On the car ride to pick up my new puppy from the city of Anchorage, Alaska last November, I played soft Christmas tunes over the radio. “We’re going to get our new puppy!” I told my toddler, barely able to contain my joy. I’d picked out a special name for our Alaskan malamute/German shepherd puppy: Eira Violet. Eira means snow in Welsh—a fitting name for an Alaska dog. Violet is the name we gave to one of Clancy’s babies way back when, and I wanted to link this new dog to the dogs of my childhood.
I’d prepared a cozy nest on the front passenger seat for Eira to sleep in on the ride home. Once we arrived at the grocery store parking lot where we’d be picking Eira up from her breeder, I smoothed the blankets and pillows. It had been over a year since my last dog, Bella, had died of bladder cancer. I couldn’t wait to be a dog mom again.
A Separation Anxiety Problem
The breeder handed a fat black-and-white puppy to me with tears in her eyes. “She’s a special one,” the breeder said. “We all love her.”
“Thank you so much for entrusting her to us,” I said, cuddling the sweet puppy in my arms. I showed her to my son, who said, “Look! Wow!” and pointed to the car to show me that he wanted to bring her home.
I shot a quick text to my husband: Toddler loves puppy. Coming home now!
The Christmas music cheerily played on. I laid Eira on her soft next of blankets and kissed her furry forehead. My dreamy Christmas car ride was coming true. Eira crawled off the blankets and onto the car seat and seemed about to snuggle down for a nap. Ah. How perfect!
Eira on her car ride home with us just after we got her. This picture shows the calm before a long, loud storm.
And then I started the car and drove out of the parking lot—away from the only family Eira had ever known. She began to howl, and loudly. My toddler screamed in response.
All the long way home, Eira howled and my son screamed and cried. The Christmas music drowned under the noise. I had to reach my hand back to help my son plug his ears, and with my other hand I drove and tried to keep Eira from crawling onto my lap and causing a crash.
Eira bonded to our family within a day. But that then meant that she didn’t want us to leave the house without her—ever. We didn’t have a crate at the time, and she was chewing things she wasn’t supposed to. In order to leave the house without her even for an hour, we decided to close all the doors in our main hallway and put up a baby gate left over from my son’s baby years.
I left Eira screaming in the hallway so I could take my son to gymnastics without having them both cry in the car the whole time. But all through gymnastics, I fretted about my poor puppy.
When I got home, she was still behind the baby gate. But she’d pooped and peed everywhere, and I spent the next hour bathing Eira and then cleaning the poop out of all the cracks in the baby gate.
A couple days later, she was so big that she jumped over the gate while we were gone. After asking our friends, we found several solutions to our problem.
Even just a few days after we got her, Eira knew where home was. She also knew who her people were, and she hated being left behind.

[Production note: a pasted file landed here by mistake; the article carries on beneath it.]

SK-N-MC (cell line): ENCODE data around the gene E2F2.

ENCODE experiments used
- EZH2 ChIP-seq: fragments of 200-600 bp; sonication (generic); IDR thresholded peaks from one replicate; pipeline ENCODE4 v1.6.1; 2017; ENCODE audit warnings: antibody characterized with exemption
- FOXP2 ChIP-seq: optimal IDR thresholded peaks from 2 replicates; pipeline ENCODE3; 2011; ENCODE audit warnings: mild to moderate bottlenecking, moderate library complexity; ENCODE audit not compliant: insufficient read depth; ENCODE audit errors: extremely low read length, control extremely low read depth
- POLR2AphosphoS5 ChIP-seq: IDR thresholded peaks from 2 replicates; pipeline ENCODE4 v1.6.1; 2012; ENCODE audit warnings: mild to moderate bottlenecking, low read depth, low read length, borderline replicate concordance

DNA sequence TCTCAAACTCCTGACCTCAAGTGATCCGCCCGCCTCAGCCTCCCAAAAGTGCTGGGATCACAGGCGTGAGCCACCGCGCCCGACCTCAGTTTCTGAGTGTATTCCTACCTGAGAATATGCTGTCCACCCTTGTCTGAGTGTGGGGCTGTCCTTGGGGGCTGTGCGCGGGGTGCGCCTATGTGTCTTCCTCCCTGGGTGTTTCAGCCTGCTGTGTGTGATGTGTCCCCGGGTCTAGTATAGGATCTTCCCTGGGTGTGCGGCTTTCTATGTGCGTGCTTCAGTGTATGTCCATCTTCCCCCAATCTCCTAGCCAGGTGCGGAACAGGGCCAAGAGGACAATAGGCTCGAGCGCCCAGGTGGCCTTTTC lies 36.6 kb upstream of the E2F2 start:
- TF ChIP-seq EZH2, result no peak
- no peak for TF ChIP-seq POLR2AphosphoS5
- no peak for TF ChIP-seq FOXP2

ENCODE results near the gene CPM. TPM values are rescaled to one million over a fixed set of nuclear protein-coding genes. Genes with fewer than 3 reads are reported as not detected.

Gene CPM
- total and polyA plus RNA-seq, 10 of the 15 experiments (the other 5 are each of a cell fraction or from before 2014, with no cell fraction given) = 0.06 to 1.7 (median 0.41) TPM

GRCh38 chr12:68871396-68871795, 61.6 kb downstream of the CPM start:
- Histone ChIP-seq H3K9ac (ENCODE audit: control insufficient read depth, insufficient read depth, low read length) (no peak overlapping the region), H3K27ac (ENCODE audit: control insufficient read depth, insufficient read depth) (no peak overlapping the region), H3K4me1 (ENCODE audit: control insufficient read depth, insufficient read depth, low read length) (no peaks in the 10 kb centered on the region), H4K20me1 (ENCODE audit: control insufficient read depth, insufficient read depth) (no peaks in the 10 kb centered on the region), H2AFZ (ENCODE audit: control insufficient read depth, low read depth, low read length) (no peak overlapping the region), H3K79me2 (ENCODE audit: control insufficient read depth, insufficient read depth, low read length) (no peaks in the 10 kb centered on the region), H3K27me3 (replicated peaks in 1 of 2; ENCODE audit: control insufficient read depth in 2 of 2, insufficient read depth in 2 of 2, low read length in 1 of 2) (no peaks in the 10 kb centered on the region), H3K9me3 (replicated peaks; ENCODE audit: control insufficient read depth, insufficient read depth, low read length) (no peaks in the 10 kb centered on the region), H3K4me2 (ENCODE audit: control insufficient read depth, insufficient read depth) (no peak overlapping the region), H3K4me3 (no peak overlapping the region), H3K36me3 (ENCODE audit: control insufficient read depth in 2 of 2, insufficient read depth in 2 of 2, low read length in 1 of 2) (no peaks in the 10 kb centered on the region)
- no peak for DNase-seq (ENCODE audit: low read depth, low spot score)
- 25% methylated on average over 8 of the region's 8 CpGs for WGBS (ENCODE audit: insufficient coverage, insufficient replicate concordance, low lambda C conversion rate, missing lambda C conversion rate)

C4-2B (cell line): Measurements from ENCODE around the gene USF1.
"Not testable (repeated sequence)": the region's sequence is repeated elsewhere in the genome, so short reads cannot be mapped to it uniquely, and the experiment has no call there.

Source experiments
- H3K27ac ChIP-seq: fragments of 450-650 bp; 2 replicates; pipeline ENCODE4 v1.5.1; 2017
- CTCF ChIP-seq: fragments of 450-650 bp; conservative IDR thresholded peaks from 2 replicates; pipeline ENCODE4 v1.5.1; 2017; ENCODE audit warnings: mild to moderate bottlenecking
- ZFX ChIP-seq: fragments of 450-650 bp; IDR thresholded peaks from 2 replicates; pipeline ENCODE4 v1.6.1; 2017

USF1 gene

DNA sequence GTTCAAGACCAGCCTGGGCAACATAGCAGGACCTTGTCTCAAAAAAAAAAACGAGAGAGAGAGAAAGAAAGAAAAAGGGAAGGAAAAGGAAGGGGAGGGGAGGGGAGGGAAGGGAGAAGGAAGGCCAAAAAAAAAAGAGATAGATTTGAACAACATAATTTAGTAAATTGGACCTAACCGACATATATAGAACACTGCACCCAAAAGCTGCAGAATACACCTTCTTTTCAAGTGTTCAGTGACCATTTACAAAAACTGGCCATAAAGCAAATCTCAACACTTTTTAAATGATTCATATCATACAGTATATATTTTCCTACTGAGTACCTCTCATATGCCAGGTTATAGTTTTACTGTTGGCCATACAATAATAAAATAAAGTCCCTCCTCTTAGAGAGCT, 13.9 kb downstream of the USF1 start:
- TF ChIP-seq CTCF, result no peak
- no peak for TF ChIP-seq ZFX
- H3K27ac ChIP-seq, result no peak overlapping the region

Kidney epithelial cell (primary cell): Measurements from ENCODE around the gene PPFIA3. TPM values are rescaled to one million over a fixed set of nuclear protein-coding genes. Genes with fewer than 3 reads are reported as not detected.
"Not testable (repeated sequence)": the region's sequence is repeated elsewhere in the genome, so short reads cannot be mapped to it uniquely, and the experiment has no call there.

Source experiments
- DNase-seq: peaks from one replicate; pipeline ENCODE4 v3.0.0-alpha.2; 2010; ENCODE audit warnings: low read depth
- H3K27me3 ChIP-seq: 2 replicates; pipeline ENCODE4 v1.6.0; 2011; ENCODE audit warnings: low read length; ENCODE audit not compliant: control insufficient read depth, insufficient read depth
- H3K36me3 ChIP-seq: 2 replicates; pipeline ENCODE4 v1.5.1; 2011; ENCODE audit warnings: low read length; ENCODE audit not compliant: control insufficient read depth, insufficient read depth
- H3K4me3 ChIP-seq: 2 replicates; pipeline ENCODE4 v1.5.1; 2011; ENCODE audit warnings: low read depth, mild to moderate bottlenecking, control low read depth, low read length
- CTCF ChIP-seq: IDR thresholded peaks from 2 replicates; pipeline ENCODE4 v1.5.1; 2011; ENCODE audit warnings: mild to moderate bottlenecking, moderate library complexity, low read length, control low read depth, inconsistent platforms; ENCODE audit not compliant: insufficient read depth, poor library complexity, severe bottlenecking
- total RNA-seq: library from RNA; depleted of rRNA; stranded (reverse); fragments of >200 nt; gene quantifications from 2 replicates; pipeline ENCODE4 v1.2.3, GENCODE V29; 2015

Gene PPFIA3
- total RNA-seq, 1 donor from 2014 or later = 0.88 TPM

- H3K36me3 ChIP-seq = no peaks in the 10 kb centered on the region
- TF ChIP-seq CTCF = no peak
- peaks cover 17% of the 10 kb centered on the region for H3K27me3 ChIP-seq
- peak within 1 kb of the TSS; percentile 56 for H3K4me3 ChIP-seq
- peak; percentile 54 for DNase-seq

The Best Indoor Gates for Big Dogs
If you have a puppy who hates being left behind like Eira and who isn’t yet potty trained, consider an indoor gate that creates its own enclosure for your pup to play in, or one that splits your dog’s safe area off from the rest of the house. Or—as in the case of our first recommended indoor dog gate—one that does both.
Richell Convertible High Pet Playpen
Our friend from Oklahoma recommended the Richell Convertible High Pet Playpen, a plastic gate/fence that doesn’t make it easy for dogs to climb it or push it around. It’s also tall enough for bigger dogs like Standard Poodles (which my friend has), German shepherds, labs, and of course, Alaskan malamutes.
We loved the idea of this fence and nearly purchased it ourselves, but it’s on the pricier side and our house is small. If we ever get another dog, we will definitely purchase it because it will be helpful in getting Eira used to a new puppy! Our friend raves about it, so we know it’s well worth the price.
This pet gate can be used as a room divider, or it can be set up into a hexagonal playpen. You can even take it outside if you need to use it when you have guests over for a barbeque. The Richell Playpen includes a locking gate door so that you and your pet can always move into and out of the gated space with ease.
Fill the playpen with a cozy dog bed, a Kong stuffed with peanut butter paste, and a strong Nylabone. Maybe even a patch of fresh grass or a potty pad for your dog to (hopefully) pee on while you’re gone. Turn on some soothing tunes or a kids’ TV show and leave your dog knowing that, at the very least, she won’t be able to get out while you’re gone.
Internet’s Best Traditional Dog Gate
If you’re just looking for something to block off a hallway or a set of stairs, this classic dog gate from Internet’s Best will work well. You can choose from two sizes—standard, 24 inches, or tall, 36 inches—and two colors. The gate has a stylish, classy look and is easy to move out of the way when you want to go into the enclosed space—but it keeps your pups out.
We could’ve used this type of gate when Eira was a puppy, because she was a big puppy who could already jump a small baby gate. Also, its smooth bars are easier to clean than the many tiny plastic holes I had to wipe free of poop after Eira’s accident that day I first left her home.
Giantex Free Standing Wood Dog Fence With Gate